There are many view of what “community energy” is and who community energy projects should engage. This research will seek to build on the nascent understanding of the difference between weak and strong community energy. Largely an empirical study, the intent is to conduct in-depth interviews and focus groups with stakeholders in different communities that purport to host ‘community energy projects’ in order to build on existing concepts and to develop new ones that explain the variety of meanings (perceptions, attitudes) and practices surrounding community energy development. Of particular interest will be the difference between stakeholders on such topics as: support for projects, community self-determination, energy sovereignty, project benefits and impacts, opposition, involvement in decision-making, trust and; broader issues like carbon reduction and global climate change.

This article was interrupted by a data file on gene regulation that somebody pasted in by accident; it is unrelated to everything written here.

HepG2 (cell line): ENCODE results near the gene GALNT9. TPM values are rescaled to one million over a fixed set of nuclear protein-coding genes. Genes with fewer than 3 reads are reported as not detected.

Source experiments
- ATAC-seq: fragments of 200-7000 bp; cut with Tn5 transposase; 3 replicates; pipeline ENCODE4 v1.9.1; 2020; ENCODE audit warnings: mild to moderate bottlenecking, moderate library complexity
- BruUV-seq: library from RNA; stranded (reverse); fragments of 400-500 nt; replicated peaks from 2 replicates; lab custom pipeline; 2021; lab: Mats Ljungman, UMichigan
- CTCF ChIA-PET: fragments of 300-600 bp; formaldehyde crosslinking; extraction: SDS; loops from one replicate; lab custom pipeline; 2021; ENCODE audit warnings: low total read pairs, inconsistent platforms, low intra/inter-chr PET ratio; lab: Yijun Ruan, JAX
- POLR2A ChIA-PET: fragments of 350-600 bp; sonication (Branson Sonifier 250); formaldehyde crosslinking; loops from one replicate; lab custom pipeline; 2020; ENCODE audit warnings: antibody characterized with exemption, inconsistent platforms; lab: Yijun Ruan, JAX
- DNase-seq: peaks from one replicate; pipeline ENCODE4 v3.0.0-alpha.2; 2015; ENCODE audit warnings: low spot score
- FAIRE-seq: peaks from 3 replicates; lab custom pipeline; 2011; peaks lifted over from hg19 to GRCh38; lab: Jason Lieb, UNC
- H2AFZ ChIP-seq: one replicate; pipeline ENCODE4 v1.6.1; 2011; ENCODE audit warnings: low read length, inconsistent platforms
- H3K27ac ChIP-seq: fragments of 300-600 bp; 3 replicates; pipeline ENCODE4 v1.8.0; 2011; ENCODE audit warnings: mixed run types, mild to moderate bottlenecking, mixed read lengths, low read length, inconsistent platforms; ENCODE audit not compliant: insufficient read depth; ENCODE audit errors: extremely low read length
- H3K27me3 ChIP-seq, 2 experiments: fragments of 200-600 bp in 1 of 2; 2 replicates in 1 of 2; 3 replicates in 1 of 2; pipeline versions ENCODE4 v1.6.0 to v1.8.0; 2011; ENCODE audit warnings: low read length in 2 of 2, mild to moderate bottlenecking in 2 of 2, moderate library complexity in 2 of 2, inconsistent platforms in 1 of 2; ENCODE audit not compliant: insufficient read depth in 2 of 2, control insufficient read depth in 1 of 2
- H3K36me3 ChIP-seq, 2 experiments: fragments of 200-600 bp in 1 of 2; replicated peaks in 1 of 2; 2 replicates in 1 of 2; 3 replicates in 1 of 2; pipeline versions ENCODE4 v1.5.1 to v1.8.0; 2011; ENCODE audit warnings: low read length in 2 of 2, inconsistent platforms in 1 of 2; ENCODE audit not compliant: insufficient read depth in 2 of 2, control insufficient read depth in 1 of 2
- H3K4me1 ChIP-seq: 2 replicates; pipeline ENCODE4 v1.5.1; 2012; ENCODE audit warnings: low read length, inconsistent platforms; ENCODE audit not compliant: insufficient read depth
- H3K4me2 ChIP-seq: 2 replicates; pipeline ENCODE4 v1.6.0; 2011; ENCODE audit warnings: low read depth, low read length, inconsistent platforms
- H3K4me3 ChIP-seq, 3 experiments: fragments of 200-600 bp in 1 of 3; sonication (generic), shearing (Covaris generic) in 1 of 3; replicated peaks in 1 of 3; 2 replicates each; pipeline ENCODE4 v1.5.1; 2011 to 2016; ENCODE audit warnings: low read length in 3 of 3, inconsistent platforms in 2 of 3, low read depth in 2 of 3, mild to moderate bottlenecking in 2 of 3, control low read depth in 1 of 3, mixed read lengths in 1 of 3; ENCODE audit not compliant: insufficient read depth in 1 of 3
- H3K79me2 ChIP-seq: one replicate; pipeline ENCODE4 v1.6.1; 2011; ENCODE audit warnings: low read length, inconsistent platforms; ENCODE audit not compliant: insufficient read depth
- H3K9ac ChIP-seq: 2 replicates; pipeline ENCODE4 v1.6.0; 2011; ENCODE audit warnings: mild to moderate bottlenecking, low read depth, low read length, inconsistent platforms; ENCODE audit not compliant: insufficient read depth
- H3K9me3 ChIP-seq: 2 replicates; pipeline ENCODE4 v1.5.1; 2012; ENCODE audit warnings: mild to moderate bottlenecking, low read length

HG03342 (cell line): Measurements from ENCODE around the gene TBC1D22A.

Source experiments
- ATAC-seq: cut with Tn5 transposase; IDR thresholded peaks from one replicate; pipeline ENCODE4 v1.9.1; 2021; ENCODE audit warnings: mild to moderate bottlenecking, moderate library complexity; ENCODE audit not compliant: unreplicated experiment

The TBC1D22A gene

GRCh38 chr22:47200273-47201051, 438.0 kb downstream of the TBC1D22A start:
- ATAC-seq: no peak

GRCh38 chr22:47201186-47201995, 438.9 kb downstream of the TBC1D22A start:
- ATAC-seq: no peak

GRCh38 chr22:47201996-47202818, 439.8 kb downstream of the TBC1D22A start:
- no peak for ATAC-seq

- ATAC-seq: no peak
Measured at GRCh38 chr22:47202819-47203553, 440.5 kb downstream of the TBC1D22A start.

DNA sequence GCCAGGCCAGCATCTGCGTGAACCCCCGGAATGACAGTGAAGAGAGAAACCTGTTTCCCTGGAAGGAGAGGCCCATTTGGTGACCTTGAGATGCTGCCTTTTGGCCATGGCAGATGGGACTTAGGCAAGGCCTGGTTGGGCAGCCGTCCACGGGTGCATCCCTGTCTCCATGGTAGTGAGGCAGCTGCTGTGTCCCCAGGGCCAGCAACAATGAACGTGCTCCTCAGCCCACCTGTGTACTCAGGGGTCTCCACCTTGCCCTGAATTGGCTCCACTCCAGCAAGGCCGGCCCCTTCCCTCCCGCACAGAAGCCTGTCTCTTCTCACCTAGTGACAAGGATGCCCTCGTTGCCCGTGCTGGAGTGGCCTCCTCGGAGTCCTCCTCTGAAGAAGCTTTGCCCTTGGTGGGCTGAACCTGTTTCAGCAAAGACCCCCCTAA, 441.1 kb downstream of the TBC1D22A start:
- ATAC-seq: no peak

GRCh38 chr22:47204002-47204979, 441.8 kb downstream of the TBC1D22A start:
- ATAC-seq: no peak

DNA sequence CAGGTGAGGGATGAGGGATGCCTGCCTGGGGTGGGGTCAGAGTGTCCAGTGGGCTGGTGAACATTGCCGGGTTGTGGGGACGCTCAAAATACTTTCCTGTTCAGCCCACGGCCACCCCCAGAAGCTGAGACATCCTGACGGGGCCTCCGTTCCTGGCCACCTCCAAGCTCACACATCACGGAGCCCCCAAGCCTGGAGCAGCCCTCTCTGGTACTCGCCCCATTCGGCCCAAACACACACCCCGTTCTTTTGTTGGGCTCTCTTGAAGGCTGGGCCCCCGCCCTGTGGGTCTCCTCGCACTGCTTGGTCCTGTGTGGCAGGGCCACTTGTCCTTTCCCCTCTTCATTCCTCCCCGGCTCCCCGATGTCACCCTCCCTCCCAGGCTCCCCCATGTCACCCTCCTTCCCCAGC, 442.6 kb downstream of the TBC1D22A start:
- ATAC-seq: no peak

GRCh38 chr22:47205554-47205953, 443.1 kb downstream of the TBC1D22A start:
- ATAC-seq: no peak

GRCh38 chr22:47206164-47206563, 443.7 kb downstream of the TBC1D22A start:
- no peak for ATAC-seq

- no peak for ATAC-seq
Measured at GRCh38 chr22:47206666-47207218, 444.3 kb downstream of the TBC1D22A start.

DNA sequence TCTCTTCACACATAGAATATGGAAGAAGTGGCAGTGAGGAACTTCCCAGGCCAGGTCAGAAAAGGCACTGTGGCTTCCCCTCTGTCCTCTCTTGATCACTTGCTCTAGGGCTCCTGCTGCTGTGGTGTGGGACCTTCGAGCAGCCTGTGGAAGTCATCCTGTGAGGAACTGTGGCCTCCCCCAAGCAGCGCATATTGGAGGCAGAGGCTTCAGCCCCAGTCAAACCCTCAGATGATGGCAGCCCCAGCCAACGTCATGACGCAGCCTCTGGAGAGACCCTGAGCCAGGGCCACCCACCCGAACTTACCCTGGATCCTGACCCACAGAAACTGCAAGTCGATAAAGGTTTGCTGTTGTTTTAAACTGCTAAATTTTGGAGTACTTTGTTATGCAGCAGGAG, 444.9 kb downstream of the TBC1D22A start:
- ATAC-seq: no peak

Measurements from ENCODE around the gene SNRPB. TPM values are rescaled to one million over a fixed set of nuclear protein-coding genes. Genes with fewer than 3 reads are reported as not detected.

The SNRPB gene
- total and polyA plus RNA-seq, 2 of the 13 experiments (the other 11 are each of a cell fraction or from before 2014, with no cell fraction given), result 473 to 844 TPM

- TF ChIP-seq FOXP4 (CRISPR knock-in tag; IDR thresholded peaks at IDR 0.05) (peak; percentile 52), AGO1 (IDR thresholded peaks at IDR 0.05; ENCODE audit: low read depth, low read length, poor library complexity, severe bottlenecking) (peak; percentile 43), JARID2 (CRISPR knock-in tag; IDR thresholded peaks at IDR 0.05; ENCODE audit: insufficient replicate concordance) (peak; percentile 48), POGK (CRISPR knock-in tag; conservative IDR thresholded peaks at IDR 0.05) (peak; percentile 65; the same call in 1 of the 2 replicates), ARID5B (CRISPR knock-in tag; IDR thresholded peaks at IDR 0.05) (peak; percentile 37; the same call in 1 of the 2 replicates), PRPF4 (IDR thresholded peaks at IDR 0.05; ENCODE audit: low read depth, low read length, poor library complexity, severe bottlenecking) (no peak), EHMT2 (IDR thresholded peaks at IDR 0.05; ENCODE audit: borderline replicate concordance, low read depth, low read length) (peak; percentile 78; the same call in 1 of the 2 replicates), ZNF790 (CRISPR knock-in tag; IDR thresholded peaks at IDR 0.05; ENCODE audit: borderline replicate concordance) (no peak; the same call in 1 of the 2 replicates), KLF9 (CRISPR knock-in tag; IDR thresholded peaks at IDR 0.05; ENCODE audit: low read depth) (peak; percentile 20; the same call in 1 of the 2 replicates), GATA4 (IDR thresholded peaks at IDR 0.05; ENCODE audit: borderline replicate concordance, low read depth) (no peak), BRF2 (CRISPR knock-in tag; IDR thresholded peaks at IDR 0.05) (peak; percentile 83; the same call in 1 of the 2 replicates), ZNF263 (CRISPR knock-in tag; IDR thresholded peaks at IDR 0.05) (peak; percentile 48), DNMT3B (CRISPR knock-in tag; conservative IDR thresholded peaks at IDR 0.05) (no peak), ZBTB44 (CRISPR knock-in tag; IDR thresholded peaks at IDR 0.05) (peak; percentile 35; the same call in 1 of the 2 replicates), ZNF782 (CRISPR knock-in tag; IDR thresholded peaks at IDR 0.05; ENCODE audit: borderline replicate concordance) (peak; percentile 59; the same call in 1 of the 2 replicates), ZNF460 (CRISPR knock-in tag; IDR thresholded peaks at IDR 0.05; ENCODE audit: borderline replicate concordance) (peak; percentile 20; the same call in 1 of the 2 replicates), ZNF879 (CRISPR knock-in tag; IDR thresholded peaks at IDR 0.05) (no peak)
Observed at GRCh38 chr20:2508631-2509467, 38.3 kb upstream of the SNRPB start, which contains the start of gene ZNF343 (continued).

Understanding the Scale and Sources of Bait Inputs to Global Fisheries

Project lead and contact: Prof. Peter Tyedmers (peter.tyedmers@dal.ca)

Many commercial fisheries around the world employ bait, typically portions of, or whole aquatic animals, to either attract targeted species into pots or traps or to ingest a hook. In some instances, baited fisheries are seen as relatively environmentally benign.  In other cases, baited fisheries are deemed to be amongst the least sustainable fisheries. Seldom, however, are the sources and scale of bait inputs to these fisheries considered. This is surprising as research indicates that the total mass of bait inputs to some baited trap fisheries (e.g. lobster fisheries in Maine) can exceed the total mass of targeted species landed by three times! This project will entail the compilation of data from around the world to build a picture of the total scale of bait inputs to global fisheries and highlight some of the challenges associated with bait provision and use.